Energy body asked to dismiss, not defer, power supply deals without ECC
A consumer group has asked the Energy Regulatory Commission (ERC) to dismiss three power supply agreements filed by the Manila Electric Company (Meralco) in April 2016 allegedly because these deals don’t have Environmental Compliance Certificates (ECC).
Romeo L. Junia of Power for People coalition said the deals should have been been dismissed outright when they were filed due to lack of ECC, which is contrary to ERC rules. Instead, the ERC, in an order dated March 20, 2018, gave Meralco an extra 60 days to submit the ECC.
In a statement issued on Friday, Junia stressed that the March 2018 order was already more than two years late and overdue. He pointed out that the acceptance and processing of the incomplete applications for the power deals when they were filed in April 2016 was void from the start.
The PSAs cover contracts with Central Luzon Premiere Power. Corp., Mariveles Power Generation Corp. and Global Luzon Energy Development Corp. involving some 1,600 MW in all.
Junia has filed a motion to dismiss the defective applications. He is a consumer intervenor opposing approval of seven Meralco PSAs filed after deadline and above market price. The three PSAs in question are part of this lot.
It took a letter from the Department of Environment and Natural Resources to ERC asking that proceedings on the three PSAs be held in abeyance to suspend the processing of the alleged defective filings, Junia noted.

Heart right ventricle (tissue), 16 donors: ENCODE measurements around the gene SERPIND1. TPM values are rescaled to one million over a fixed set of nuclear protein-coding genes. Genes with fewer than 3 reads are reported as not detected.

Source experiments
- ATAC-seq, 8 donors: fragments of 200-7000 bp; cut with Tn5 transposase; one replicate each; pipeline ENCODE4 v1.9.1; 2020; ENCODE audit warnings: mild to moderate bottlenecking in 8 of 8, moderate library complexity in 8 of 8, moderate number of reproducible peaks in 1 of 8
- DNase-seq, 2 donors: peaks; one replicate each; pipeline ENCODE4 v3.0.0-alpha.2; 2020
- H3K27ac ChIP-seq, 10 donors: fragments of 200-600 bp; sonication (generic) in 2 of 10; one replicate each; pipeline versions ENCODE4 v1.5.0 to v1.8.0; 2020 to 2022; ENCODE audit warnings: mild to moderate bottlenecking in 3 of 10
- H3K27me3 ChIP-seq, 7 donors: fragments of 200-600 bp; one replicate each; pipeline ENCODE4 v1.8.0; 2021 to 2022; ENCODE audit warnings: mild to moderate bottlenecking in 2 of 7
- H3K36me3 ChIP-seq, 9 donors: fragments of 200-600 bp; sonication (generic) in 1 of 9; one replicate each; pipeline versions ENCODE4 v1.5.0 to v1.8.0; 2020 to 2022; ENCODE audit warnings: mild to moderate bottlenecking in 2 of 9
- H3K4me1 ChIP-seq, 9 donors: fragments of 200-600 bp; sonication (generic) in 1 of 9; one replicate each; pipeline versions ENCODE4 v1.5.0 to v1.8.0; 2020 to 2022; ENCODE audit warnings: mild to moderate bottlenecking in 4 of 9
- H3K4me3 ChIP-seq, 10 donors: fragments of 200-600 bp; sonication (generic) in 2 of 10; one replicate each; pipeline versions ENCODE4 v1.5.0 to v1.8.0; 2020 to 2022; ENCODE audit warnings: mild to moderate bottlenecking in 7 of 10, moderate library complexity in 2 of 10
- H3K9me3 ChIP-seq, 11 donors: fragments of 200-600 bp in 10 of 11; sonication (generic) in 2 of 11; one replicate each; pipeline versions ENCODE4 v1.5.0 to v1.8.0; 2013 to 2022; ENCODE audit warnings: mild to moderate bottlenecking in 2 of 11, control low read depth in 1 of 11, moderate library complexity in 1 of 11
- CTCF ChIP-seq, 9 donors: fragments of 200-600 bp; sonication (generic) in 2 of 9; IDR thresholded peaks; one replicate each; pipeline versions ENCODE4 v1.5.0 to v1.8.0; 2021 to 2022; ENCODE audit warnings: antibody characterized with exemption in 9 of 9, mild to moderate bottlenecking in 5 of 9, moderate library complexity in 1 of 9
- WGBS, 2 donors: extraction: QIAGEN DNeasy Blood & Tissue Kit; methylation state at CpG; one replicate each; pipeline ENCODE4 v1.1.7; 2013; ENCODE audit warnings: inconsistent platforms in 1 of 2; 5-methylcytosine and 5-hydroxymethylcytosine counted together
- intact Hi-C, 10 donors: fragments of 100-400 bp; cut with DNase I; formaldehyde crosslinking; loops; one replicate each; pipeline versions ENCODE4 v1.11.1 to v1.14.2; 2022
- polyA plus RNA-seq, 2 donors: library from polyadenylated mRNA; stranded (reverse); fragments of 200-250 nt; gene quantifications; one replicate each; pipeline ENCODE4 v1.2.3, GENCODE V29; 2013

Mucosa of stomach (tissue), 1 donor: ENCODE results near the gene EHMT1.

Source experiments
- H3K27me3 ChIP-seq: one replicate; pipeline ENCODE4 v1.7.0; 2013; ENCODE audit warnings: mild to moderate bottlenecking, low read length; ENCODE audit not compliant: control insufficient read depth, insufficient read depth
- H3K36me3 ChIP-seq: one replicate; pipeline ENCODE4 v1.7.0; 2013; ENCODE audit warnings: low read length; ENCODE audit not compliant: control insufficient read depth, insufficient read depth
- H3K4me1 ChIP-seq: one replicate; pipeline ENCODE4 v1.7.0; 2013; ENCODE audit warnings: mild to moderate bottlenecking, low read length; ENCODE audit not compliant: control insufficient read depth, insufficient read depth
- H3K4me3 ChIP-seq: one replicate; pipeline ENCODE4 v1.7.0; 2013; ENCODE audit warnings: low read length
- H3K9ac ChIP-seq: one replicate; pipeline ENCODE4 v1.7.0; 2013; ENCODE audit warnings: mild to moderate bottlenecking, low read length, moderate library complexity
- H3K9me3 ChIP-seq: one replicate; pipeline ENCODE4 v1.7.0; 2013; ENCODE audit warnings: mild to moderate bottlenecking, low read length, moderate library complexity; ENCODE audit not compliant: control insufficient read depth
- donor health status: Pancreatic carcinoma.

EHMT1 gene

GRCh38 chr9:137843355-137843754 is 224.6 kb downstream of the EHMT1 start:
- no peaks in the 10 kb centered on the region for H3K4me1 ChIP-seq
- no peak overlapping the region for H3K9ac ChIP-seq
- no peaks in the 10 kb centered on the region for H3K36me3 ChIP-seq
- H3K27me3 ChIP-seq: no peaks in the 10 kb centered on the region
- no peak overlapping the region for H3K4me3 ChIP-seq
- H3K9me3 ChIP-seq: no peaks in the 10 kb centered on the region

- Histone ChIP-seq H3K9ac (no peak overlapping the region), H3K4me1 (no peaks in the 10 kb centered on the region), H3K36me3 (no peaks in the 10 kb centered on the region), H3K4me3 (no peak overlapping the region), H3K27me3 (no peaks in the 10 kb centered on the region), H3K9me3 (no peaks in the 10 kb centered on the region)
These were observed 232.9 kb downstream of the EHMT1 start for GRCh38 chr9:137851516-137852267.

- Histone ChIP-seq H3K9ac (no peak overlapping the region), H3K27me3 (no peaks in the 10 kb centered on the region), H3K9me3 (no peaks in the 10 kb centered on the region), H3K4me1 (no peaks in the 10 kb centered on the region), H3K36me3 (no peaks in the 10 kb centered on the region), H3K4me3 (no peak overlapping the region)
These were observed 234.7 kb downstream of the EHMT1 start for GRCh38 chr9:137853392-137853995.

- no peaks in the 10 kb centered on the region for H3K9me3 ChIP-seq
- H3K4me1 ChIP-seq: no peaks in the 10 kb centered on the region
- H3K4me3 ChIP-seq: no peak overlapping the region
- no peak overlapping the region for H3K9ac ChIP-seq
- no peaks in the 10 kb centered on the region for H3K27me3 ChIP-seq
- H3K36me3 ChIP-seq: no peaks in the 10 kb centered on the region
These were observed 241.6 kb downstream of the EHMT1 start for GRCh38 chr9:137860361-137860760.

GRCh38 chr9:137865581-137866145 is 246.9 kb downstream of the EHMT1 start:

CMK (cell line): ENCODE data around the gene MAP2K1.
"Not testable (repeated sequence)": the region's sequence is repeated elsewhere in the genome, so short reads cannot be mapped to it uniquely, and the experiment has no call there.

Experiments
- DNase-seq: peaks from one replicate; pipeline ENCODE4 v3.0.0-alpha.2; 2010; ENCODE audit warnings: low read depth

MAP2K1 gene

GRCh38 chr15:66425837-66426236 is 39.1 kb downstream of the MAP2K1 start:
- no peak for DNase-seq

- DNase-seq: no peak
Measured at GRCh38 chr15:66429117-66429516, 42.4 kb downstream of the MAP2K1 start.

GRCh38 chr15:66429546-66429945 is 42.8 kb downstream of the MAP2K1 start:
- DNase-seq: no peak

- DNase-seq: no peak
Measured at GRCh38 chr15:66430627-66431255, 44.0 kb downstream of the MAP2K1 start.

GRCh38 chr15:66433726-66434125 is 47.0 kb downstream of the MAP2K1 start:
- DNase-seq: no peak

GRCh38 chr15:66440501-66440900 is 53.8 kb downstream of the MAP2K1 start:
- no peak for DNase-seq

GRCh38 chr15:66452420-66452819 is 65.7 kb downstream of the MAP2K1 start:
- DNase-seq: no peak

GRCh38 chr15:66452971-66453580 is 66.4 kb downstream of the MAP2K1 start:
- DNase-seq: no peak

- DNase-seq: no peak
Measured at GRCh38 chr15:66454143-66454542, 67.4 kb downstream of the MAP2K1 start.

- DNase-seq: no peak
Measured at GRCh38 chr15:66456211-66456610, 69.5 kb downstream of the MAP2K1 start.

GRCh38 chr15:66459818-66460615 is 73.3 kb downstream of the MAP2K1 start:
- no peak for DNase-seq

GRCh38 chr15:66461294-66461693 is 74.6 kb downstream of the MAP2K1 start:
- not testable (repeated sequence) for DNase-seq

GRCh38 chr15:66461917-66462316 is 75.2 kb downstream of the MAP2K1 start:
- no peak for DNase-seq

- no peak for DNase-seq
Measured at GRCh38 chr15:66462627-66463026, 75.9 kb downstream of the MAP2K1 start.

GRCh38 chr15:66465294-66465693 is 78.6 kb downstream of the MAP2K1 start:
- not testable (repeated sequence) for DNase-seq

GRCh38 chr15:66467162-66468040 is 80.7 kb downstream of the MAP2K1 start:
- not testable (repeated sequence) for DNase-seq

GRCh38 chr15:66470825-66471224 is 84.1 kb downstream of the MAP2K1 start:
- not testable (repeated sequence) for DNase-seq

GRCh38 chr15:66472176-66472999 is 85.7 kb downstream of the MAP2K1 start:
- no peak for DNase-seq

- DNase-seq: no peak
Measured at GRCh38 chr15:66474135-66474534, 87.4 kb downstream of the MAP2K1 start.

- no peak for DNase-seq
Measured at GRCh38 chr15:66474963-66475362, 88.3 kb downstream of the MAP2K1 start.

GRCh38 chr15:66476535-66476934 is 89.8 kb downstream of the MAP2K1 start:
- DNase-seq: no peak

He also pointed out that the applications were filed after 5 p.m. of April 29, 2016, contrary to ERC’s notice that “Power Supply Agreements… not yet covered by the CSP (Competitive Selection Process) Resolution must be filed with the ERC before the close of business hours (i.e. 5 p.m.) on 29 April 2016.” The ERC witness at the House hearings on the PSAs testified that these applications were filed after 5 p.m.
Addressing Meralco’s threat of higher rates with the power deals delayed, Junia pointed out that the reason for the delay is Meralco’s refusal to subject their power deals and their supply requirements to CSP or public bidding. The average price of the Meralco contracts was P3.67 pkwh at the time of filing in 2016, compared to coal power supply proposals of P3.00 pkwh. Solar was even slightly lower, Junia said.
“All Meralco has to do now is submit the 3,551 MW covered by its PSAs with sister and affiliate companies to public bidding, and the market will show us the least cost supply,” he added.
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